“The dispute has attracted much unnecessary publicity which has hurt the both of us, our close friends and our families. I sincerely do not believe that this dispute should continue,” she wrote. 

“Admittedly, my comments towards Rachel, who I do not know personally, were unnecessary.”

She added: “I ask that anybody reposting my previous posts or publicising this matter further on any social media or online platforms stop doing so and to remove any existing posts to bring this matter to a close as we both move forward with our lives.”

In a brief statement to TODAY issued by her lawyer, Ms Wong said: “The publications forming the subject matter of our dispute, the substance of which I disputed and denied, have been retracted, and I have accepted Olivia’s apology. 

“I am glad that we can now move forward with our lives.”

Ms Wong had previously told TODAY that she was cyber-bullied after the allegations emerged, and that deepfake videos of her — where her face was spliced onto pornographic videos — began circulating online.

She said she saw the lawsuit as a way to “stand up for people who have been the subject of online abuse, harassment and defamation".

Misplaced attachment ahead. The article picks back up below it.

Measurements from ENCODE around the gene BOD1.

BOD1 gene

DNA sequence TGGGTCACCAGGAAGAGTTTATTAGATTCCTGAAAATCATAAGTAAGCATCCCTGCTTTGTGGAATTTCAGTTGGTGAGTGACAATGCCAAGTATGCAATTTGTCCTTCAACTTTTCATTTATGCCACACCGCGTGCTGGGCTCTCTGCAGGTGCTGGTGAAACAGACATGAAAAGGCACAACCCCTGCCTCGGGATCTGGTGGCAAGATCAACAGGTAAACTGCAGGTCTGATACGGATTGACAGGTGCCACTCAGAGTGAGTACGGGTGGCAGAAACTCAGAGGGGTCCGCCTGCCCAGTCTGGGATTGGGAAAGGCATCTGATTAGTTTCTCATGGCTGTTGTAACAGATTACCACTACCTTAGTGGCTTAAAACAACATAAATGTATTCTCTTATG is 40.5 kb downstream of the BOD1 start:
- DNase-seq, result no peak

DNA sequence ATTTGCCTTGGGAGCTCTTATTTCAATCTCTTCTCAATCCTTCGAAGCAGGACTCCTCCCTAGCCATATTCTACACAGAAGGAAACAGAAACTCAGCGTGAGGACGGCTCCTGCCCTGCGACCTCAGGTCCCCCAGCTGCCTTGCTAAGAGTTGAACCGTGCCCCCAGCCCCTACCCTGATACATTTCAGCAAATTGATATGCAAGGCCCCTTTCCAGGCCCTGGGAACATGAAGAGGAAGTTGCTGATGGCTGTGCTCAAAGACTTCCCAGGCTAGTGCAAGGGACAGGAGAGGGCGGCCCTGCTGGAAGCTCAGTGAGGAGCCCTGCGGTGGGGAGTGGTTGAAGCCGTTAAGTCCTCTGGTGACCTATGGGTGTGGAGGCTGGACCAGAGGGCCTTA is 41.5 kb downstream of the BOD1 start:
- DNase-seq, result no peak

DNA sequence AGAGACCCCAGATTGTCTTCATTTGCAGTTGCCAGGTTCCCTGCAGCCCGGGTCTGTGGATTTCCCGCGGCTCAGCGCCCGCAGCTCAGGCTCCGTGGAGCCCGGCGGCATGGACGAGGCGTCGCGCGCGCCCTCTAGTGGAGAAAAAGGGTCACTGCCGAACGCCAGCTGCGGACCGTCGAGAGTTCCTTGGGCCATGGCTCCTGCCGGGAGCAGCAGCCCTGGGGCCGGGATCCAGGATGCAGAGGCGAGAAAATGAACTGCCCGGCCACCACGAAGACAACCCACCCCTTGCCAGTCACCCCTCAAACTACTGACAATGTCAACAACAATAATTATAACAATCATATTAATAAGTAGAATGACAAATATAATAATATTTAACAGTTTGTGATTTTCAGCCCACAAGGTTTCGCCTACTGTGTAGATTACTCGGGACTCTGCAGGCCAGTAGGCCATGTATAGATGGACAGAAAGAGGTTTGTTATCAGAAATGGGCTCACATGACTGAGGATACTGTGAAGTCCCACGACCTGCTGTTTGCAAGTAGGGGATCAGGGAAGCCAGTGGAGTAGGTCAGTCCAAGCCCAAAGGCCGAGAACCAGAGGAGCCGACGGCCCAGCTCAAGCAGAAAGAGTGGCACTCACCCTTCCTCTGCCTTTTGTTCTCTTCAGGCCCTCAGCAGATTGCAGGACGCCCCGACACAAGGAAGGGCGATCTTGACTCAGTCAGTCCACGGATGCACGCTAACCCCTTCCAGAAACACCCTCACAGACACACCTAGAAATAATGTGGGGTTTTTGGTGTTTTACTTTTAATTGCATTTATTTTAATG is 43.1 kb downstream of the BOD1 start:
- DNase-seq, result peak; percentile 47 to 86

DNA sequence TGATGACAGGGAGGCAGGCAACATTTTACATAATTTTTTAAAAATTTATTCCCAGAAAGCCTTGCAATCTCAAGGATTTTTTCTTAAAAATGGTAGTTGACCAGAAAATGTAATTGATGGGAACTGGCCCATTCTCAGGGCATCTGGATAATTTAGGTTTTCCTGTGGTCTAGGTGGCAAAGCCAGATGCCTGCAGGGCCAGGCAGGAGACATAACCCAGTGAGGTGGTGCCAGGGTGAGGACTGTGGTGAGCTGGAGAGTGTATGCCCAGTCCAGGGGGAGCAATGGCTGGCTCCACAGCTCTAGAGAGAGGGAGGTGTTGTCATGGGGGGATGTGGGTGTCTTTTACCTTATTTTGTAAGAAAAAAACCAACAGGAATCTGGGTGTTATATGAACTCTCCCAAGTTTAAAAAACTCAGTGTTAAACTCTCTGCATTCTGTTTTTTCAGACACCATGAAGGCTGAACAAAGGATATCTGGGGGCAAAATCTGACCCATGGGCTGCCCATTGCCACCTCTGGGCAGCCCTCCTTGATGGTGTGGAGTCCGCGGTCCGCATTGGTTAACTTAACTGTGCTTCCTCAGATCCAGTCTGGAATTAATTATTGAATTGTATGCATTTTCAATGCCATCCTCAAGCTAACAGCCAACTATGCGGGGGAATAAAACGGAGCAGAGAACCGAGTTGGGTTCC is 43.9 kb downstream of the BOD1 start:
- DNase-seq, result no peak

Her lawyer, Mr Akesh, told TODAY on Wednesday he was pleased the matter has been resolved with Ms Wong’s reputation being vindicated in the process by Ms Wu’s apology and retraction of her earlier allegations against the influencer.

Ms Wong was previously represented by Mr Clarence Lun from Fervent Chambers, before appointing her new lawyers from Harry Elias on July 5.

THE ACCUSATION

Ms Wong’s defamation lawsuit was sparked by six Instagram stories titled “Cheater of 2020" that Ms Wu — a part-time nurse who works for a pharmaceutical company — had posted on her account in December 2020.

In her Instagram Stories, Ms Wu, who is acquainted with Mr Aplin’s current girlfriend, accused Ms Wong of being intimate with her gym trainer and the wedding emcee, Mr Alan Wan.

Ms Wu further asserted that Ms Wong had sex with Mr Wan on her wedding night.

As for the gym trainer, Ms Wu alleged that he engaged in “intimate and sexual conversations” with Ms Wong through text messages on Telegram when she was dating Mr Aplin.